Tony Morgan, BUZZ Conference 2007, laid out 10 reasons to stop blogging. Underneath are my thoughts after I reflected on his list.

1. You haven’t determined your primary audience. Who is it you are trying to communicate with?

Tony’s priorities, 1) Church leaders, 2) New Spring Church, family.

Jeff: My primary audience is The Rock Church. I write with TRC in mind and my secondary audience is other leaders, racers, family, and friends.

2. You don’t post regularly. Blogs that people follow are posted on daily…you can’t build a relationship without frequency.

Jeff: Since starting my blog there have been at most 5 days straight where I haven’t posted. During those times the next post wasn’t far from my thoughts.

3. Your posts are too long. Focus on 1 or 2 sentences or 1 or 2 paragraphs. Deliver the “quick hit” truth, you don’t have to have all the answers.

Jeff: Guilty at times. It’s harder to write more concisely. Some things are better with few words. I get it.

4. You’re trying to sell yourself. If you only Blog about success and leave out failures authenticity is lost. It is the real you.

Jeff: I have done a good job at being authentic and sharing the real me. There has been one occasion where I wrote a post, but did not publish it because it was too vulnerable.

5. You don’t use humor. Avoid being the history channel Blog.

Jeff: I don’t view myself as an intentionally funny person, so I will have to work on that.

6. You’re attacking other people and ministries. It adds no value to the body of Christ at all.

Jeff: I won’t do it. There are other Blogs that will name the name’s of people and churches they don’t like. Not here; not ever.

7. You’ve forgotten that Blogging isn’t private. Even your family Blog is public information. Be careful with what is shared on your family. Google is a powerful tool and people are searching your family…

As soon as you publish your post it goes out and even if you edit or retract it you no longer have control. If you write something controversial it is recommended that you let it sit for a few days before posting.

Jeff: OK, there is nothing more disappointing than posting what I think to be a good post, but then rereading it after it’s published and discovering punctuation errors and spelling mistakes. I hate that and have, on several occasions, edited my post. I know it won’t fix it for those who get it through a feeder, but it fixes it on the home page for those going direct.

8. You’re not a thought leader. You can’t just search for what is hot on the web and re state it day after day. It’s great a time or two, but eventually the content of your Blog must be original if it will be read.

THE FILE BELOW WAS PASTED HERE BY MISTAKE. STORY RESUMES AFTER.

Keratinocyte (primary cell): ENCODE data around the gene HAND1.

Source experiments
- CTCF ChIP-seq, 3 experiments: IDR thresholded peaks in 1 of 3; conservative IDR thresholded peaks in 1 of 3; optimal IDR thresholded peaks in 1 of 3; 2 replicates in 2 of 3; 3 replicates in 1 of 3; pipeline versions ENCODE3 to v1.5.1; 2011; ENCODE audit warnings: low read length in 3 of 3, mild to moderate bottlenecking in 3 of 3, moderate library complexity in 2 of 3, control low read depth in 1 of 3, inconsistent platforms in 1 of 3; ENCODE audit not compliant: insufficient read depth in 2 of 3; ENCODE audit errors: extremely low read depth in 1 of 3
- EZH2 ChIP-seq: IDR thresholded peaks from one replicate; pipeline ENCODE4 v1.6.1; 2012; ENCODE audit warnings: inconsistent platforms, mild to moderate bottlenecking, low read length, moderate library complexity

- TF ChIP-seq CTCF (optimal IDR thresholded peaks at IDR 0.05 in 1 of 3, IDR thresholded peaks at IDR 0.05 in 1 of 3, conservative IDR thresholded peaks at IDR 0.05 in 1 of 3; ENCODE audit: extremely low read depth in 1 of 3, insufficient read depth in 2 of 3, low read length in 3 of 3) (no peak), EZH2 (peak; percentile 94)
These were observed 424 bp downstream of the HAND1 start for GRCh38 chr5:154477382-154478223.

Jeff: I think Blogging has to bring the thinker out in a person. Sometimes I Blog about something I’m thinking. It’s hard because it is your thoughts displayed totally raw and rugged. I’m really trying to open up my thoughts in writing through blogging.

9. You’re listening to the wrong your critics. Ask yourself, are the critics “for you” or are they just tearing you down? Only listen to the critics that are “for you.”

Jeff: Since launching the Blog I have opened myself up to new criticism. Historically I’ve not been very good at receiving criticism, but somehow this spring things started to make better sense. I guess I’ve just realized there will always be critics, Pharisees and the offended. I never like to offend anyone, but if I didn’t I wouldn’t be very Christ-like.

10. You’re not revealing the real you.

People want to see the real you; people follow uniqueness not generalities. Be who you are created to be.

“At last count there are 90 million Blog’s. Chances are you and I have not said it for the first time.” -Tony Morgan

Jeff: For me, there are no other options. I think authenticity trumps seminary. I may not always have the perfect answer, but at least I will admit it. (And yes, I am in seminary so I can speak to both.)


No that is not a cuss word; instead, it is a restaurant or better, a red light green light game for the hungry.

Rory and I go in and sit down. Next to us is a little round coaster; one side is green and says, "yes please" the other side red and says, "no thanks.".

We order a beverage and are told to go to the salad bar. Arriving there I am confused because I don't want to eat salad for dinner. The waiter see me and says, "don't worry get what you want." A pound of broccli, aspargus, lettuce, peppers and some italian dressing later I sit down, but now the fun begins.

I flip the card to green and whamo, 15 different people appear with 15 different kinds of meat. I say yes to some and no to others and they carve off what I want and I get started. I'm eating and I mean fast. Suddenly they are back and carving off more. I'm getting stuffed quickly.

What I fail to realize is that my coaster is green side up so the food keeps comming and I keep eating. I'm getting stuffed and turn the card to red; meaning, stop before the tall guys legs fall off.

What a great experience! We need one of these in Seattle. It is an italian style buffet with more food than I have ever seen.

Oh my, the guy next to me just fell from his chair from being stuffed. "Rory, I told you to turn the card to red."

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